Within each mechanism, potential observed behaviors or operations can be derived to show how this process would present itself to those charged with circumvention, prevention, or defense against radicalism. Mostly these observables have been proposed and are not yet empirically proven or verified. When possible, the veracity of the claimed observable has been stated.

There are programs established in certain countries that attempt to disengage or “deradicalize” individuals. These programs are few in number and most do not, to our knowledge, undertake a scientific research program to assess their success or failure. Disengagement programs, in which the focus is to get the individual to stop their participation in radical activities rather than to abandon their ideological agreement with the group or movement, are far more common. This assumes that the decision to disengage is rarely attributable to ideological reasons (the same applies to entry into the radical movement, interestingly) and that cessation of violent behavior is easier than reprogramming of ideology. Re-establishing a beneficial social network, such as re-establishing familial ties or finding the radical a wife is a familiar tactic in these programs, as well as providing amnesty or assistance in finding employment.

The theories and mechanisms are good background material for the reader interested in counter-radical application, but we have also identified sixteen “risk factors” within the literature. Not all of these factors have been experimentally derived or are empirically based. They do, however, merit the attention of the reader due to their importance in the establishment of any counter-radical program or process.

The sixteen risk factors are:

• Emotional vulnerability
• Dissatisfaction with the status quo of political activism
• Personal connection to a grievance
• Positive (or at least non-negative) view of violence
• Perceived benefit of political violence
• Social networks
• In-group de-legitimization of the out-group
• Views on (and histories of) violence
• Resources
• External support
• Perceived threat
• Conflict
• Humiliation
• Competition
• Youth
• Resonant narrative

Individual Radicalization by Political Grievance

Radicalization by Political Grievance is when an individual is moved to individual radical action and violence in response to political trends or events.

Description: Perceived grievances are supported by ideological frameworks with a view of perceived problems, a vision of the future, and a prescription for action. Cases of individual radicalization to political violence (when the individual acts alone rather than as part of a group) are relatively rare. In such cases, the individual is likely to have some association with a larger intellectual movement (McCauley & Moskalenko, 2008). Ideology and narratives play multiple roles in self-radicalization; however, the specific mechanism of internalization and processing is sufficiently idiosyncratic to prevent discernable trends from emerging across cases.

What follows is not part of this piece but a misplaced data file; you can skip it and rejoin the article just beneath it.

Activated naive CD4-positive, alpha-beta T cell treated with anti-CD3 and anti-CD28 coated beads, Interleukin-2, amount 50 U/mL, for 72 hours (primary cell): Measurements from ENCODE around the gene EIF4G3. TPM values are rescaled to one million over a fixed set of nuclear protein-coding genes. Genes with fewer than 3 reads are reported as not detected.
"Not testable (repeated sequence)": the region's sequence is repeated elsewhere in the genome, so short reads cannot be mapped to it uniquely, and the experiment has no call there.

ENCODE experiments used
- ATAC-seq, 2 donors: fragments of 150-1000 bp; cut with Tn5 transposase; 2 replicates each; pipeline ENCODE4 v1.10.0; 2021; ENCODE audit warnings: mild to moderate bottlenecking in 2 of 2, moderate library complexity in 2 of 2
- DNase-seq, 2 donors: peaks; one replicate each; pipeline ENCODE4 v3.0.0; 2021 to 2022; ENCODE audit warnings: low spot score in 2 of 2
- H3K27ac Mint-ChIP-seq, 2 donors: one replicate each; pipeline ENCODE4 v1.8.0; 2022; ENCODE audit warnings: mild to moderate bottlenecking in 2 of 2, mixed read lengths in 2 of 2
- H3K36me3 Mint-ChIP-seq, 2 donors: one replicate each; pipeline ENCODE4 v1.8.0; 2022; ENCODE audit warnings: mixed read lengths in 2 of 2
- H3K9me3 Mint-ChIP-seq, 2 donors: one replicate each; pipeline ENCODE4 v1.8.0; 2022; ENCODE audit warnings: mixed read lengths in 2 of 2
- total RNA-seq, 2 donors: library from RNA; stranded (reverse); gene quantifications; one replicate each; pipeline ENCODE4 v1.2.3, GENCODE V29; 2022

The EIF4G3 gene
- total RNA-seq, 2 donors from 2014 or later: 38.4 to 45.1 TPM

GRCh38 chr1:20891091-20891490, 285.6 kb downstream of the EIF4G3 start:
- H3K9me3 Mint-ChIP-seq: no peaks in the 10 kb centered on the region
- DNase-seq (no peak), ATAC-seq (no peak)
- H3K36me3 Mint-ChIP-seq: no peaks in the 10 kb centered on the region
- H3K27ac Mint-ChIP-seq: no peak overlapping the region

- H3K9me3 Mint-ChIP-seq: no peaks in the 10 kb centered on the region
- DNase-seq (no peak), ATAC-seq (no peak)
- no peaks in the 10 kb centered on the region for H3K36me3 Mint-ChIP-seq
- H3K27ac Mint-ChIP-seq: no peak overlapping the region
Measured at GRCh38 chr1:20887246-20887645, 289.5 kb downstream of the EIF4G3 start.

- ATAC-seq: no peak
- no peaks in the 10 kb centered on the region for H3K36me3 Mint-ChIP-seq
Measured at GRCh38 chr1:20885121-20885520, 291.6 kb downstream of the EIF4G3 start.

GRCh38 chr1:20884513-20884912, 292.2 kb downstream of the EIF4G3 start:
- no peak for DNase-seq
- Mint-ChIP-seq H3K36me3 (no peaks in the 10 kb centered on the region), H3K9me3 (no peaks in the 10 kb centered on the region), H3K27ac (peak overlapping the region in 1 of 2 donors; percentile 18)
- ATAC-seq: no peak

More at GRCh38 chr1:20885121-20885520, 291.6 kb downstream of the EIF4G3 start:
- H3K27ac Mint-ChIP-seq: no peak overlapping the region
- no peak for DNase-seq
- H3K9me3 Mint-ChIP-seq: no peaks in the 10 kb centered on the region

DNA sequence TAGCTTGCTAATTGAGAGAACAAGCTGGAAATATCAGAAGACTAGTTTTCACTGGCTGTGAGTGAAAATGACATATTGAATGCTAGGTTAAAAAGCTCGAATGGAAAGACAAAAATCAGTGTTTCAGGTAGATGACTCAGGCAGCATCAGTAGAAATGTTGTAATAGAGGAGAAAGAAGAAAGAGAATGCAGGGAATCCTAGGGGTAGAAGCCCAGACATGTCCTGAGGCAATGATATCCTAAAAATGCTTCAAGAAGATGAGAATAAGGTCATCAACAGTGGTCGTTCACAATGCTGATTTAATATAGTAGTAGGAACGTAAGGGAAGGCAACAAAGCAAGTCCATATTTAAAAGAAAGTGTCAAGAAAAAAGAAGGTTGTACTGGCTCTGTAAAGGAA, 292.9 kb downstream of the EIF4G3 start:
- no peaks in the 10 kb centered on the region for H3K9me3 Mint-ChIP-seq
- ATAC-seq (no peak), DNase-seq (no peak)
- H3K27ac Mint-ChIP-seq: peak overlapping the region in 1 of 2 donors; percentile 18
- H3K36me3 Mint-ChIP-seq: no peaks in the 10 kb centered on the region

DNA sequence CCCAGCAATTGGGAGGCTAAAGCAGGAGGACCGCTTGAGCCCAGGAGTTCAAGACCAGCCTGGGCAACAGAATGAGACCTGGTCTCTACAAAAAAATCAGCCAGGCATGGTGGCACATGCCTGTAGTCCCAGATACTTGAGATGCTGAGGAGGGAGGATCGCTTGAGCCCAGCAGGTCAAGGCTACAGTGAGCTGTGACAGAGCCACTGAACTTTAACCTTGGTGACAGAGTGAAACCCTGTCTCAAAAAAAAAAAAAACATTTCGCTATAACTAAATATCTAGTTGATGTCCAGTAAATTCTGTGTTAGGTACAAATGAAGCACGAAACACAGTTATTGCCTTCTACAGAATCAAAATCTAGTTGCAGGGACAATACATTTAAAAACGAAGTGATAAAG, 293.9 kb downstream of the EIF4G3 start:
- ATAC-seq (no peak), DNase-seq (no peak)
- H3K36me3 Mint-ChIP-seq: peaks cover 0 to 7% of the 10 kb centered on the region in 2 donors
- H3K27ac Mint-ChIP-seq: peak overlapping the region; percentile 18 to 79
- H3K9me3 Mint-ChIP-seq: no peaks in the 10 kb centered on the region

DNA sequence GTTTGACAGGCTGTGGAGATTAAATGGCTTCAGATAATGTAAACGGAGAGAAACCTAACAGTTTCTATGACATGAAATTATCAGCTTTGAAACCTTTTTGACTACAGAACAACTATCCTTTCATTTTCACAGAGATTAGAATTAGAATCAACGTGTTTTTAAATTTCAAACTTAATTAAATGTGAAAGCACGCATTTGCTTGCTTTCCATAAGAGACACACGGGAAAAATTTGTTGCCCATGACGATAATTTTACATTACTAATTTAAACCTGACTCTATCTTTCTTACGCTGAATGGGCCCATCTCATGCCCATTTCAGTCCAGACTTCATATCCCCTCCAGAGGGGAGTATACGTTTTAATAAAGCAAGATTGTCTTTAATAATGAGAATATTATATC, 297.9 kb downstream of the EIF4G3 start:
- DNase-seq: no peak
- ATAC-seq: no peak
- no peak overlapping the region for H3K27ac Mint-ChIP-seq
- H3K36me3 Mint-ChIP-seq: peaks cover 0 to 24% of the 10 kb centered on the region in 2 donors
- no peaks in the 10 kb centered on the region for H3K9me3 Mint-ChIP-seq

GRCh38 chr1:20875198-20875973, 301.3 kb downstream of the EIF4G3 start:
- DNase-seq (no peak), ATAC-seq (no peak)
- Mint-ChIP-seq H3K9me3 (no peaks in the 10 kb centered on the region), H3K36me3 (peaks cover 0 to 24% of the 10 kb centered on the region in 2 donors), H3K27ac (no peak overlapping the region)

From the individual perspective, self-efficacy (the belief that one is capable of goal-directed behavior to affect the operational environment) and self-agency (the sense that one is the primary creator and principal driver of a particular thought or movement) are typically high in individuals who act alone in opposition to a political grievance. Self-efficacy and self-agency are often correlated with narcissistic tendencies; however, their presence does not necessarily indicate the presence of the personality disorder or the associated leadership style.

There is a greater probability of some degree of psychopathology in this category than in any other (McCauley & Moskalenko, 2008), although the psychopathology is rarely the proximal factor in the process. Rather it is a combination of some underlying psychopathology (major or minor) along with specific environmental conditions that propel the individual toward radical behavior. In certain cases, such as paranoid schizophrenia with underlying thought disorder, the violence is a result of disordered cognition and a break from reality, and not necessarily truly politically motivated.

Observables: Most of the literature attributing clinical mental disorder to radicalism speaks of the remorseless personality type, psychopathy or sociopathy (Victoroff, 2005). Common theories hold that certain individuals possess or lack certain personality traits that make them more susceptible to radicalization and engaging in terroristic behavior than those individuals who do not. This personality-defect model asserts that this type of personality is largely the result of a dysfunctional childhood that fosters an impoverished sense of self and hostility toward authority. This resentment to authority may be an outgrowth of unconscious hostility toward abusive or controlling parents and is later reflected in the adult terrorist’s rigid mindset (Maile et al, 2010).